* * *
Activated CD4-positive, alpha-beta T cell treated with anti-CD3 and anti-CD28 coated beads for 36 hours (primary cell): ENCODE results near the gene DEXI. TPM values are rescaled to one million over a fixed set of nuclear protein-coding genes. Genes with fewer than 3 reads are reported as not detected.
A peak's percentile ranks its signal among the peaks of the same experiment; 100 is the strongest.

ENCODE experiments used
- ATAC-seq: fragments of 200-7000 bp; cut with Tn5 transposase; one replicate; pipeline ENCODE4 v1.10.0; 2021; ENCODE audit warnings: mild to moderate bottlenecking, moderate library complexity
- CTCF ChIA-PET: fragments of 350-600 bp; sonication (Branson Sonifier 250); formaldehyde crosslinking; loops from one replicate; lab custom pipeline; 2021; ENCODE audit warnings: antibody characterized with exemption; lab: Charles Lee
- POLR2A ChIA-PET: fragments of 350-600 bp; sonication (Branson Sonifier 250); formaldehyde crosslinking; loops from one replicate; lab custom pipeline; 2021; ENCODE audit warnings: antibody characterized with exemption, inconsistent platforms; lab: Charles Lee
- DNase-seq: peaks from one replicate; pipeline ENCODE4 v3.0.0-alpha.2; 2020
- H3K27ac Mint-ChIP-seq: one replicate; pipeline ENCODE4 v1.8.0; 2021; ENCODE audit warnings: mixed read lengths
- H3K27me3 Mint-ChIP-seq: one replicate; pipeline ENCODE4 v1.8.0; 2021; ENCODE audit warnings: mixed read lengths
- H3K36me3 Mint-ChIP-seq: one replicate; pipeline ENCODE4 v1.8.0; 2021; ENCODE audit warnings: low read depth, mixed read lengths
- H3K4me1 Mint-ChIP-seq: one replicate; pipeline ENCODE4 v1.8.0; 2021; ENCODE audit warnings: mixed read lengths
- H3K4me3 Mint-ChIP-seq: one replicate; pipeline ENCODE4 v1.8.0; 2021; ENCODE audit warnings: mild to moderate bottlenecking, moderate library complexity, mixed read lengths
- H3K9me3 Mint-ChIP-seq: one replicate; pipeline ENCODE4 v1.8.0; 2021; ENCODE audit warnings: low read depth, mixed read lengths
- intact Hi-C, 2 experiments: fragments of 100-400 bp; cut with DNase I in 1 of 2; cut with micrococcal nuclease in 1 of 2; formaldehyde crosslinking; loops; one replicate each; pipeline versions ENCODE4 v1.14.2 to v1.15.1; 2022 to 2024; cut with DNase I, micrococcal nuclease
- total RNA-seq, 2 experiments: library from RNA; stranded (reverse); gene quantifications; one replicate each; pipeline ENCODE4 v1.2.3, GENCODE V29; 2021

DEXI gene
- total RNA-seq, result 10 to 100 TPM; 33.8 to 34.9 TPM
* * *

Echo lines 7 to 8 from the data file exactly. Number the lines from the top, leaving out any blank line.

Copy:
- DNase-seq: peaks from one replicate; pipeline ENCODE4 v3.0.0-alpha.2; 2020
- H3K27ac Mint-ChIP-seq: one replicate; pipeline ENCODE4 v1.8.0; 2021; ENCODE audit warnings: mixed read lengths